Proprietary drugs A brand-name drug; a drug that has a trade name and is protected by a patent (can be produced and sold only by the company holding the patent).
Anticholinergic (Chiefly of a drug) inhibiting the physiological action of acetylcholine, esp. as a neurotransmitter.
Viscera [from Latin viscera, plural of viscus "internal organ," of unknown origin.]: The internal organs in the main cavities of the body, esp. those in the abdomen, e.g., the intestines.
Digitalis A drug prepared from the dried leaves of foxglove and containing substances (notably digoxin and digitoxin) that stimulate the heart muscle.
Digitalis Intoxication Too much digitalis in the blood. More vulnerable to this while on diuretics because of low K+ levels. Common symptoms: confusion, irregular pulse, loss of appetite, nausea, vomiting, palpitations, and vision changes
Lead A metal. Lead poisoning is chronic intoxication that is produced by the absorption of lead into the system and is characterized by fatigue, abdominal pain, nausea, diarrhea, anemia, a dark line along the gums, and muscular paralysis or weakness of limbs.
Diuresis Increased or excessive production of urine
Diaphoresis [from Greek dia + pherein, to carry]: Sweating, esp. to an unusual degree as a symptom of disease or a side effect of a drug.
Anticholinergic Delirium [Latin delirium "madness," literally "go off the furrow,"]: Anticholinergic delirium is the only form of delirium for which specific pharmacotherapy is available -- cholinesterase inhibitors.
Temporal Arteritis Inflammation of the temporal arteries; characterized by headaches and difficulty chewing and (sometimes) visual impairment.
Subdural Hematoma "]: A form of traumatic brain injury in which blood gathers within the outermost meningeal layer, between the dura mater, which adheres to the skull, and the arachnoid mater.
Hematoma a solid swelling of clotted blood within the tissues.
Extrapyramidal Relating to or denoting nerves concerned with motor activity that descend from the cortex to the spine and are not part of the pyramidal system.
Subarachnoid Hematoma Bleeding into the subarachnoid space—the area between the arachnoid membrane and the pia mater surrounding the brain.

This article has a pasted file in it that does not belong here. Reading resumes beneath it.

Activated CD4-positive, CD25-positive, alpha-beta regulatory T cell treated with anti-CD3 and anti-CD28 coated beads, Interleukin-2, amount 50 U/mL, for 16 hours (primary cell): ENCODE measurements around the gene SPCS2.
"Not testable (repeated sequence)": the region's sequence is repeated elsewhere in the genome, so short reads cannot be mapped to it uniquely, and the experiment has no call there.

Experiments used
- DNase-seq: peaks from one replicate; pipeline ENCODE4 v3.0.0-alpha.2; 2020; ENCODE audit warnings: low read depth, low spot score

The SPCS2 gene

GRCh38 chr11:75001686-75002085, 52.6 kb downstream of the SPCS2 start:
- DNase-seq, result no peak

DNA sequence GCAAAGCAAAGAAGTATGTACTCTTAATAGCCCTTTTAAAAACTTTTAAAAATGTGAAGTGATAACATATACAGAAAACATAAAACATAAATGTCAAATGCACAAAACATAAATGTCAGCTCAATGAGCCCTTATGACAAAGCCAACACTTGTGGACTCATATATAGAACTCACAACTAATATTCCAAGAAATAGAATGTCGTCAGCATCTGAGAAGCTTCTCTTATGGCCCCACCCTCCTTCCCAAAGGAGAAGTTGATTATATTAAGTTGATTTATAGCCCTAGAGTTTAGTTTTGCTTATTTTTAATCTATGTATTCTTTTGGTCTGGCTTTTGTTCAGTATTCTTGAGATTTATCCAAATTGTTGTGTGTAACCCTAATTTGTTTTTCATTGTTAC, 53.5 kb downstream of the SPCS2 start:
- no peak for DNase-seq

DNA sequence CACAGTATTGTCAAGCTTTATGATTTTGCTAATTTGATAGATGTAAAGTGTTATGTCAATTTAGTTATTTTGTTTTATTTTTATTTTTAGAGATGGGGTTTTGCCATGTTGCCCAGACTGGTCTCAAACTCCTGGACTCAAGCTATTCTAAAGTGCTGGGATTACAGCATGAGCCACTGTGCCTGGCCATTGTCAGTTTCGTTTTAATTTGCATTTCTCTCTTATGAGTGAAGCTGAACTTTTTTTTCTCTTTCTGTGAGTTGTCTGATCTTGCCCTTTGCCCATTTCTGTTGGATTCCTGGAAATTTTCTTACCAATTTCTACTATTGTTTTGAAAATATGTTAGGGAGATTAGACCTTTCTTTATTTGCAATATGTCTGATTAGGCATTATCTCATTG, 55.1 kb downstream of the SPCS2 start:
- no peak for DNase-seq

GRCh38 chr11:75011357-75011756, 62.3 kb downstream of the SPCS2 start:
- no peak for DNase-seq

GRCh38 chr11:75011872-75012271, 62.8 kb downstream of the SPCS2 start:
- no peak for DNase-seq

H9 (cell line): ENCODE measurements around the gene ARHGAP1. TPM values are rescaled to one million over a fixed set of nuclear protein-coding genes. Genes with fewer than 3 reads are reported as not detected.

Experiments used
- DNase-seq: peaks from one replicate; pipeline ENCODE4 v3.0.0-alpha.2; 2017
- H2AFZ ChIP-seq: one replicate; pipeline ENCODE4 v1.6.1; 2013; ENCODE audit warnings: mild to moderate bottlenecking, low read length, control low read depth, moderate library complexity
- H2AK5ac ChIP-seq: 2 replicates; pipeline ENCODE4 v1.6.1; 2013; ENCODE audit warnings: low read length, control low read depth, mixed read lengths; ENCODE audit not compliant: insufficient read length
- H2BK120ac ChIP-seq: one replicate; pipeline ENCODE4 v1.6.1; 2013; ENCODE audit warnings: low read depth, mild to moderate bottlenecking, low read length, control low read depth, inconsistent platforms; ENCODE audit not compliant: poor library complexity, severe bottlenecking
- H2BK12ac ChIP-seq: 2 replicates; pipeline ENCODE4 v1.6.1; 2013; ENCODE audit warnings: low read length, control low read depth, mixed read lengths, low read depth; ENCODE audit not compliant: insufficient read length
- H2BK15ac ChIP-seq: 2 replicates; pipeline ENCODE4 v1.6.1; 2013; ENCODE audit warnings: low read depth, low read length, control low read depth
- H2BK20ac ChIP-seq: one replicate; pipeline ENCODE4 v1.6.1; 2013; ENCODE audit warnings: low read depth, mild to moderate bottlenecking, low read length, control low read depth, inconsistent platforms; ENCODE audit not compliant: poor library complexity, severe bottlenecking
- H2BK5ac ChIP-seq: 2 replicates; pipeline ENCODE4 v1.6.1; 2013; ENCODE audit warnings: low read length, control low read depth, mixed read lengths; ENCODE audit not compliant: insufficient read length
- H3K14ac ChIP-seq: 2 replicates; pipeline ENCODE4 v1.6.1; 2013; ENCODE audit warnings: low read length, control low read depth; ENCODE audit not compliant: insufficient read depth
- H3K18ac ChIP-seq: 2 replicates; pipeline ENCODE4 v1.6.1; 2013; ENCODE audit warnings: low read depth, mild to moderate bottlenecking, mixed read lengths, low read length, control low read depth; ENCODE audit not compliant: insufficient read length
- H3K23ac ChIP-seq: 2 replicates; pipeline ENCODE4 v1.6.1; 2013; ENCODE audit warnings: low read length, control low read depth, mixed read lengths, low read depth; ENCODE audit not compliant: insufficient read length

Hydrocephalus A condition in which fluid accumulates in the brain, typically in young children, enlarging the head and sometimes causing brain damage.
Diplopia [from Greek diploos, double + ōps (generally ōpos); akin to ops, "eye"]: A disorder of vision in which two images of a single object are seen (as from unequal action of the eye muscles)—called also double vision.
Tinnitus from Latin tinnitus, from tinnire "to ring, tinkle"]: Ringing or buzzing in the ears.
Glossitis [from Greek gloss “tongue” + itis “inflammation”]: Inflammation of the tongue.
Tardive Dyskinesia Tardive dyskinesia is a mostly irreversible neurological disorder of involuntary movements caused by long-term use of antipsychotic or neuroleptic drugs.
Aphonia Loss of ability to speak through disease of or damage to the larynx or mouth.
Thioridazine (Mellaril) [Greek thio = sulfur + rid = to remove + azo = life]: a tranquilizer used to treat schizophrenia and other psychotic disorders
Pleurisy [Gr. pleurisis = side]: inflammation of the pleura of the lungs (especially the parietal layer)
Hemoptysis [Greek hemo- = blood + ptysis = act of spitting]: spitting of blood that originated in the lungs or bronchial tubes
Dyspnea [Greek dys = bad + pnoia = breath]: difficulty breathing
Orthopnea an abnormal condition in which a person must sit or stand to breathe deeply or comfortably. It occurs in many disorders of the cardiac and respiratory systems, such as asthma, pulmonary edema, emphysema, pneumonia, congestive heart failure
Carpopedal relating to the wrist and the foot, or the hands and the feet
Tachycardia Greek takhus = swift + Greek kardia = heart]: a rapid resting heart rate
Pheochromocytoma a vascular tumor of chromaffin tissue of the adrenal medulla or sympathetic paraganglia, characterized by hypersecretion of epinephrine and norepinephrine, causing persistent or intermittent hypertension.
Monoamine Oxidase Inhibitors (MAOIs) [Greek mono = single + amine = ammonia, oxyde = oxide, ase = separation, inhibere = to forbid]: any of a group of antidepressant drugs that inhibit the action of monoamine oxidase in the brain and so allow monoamines to accumulate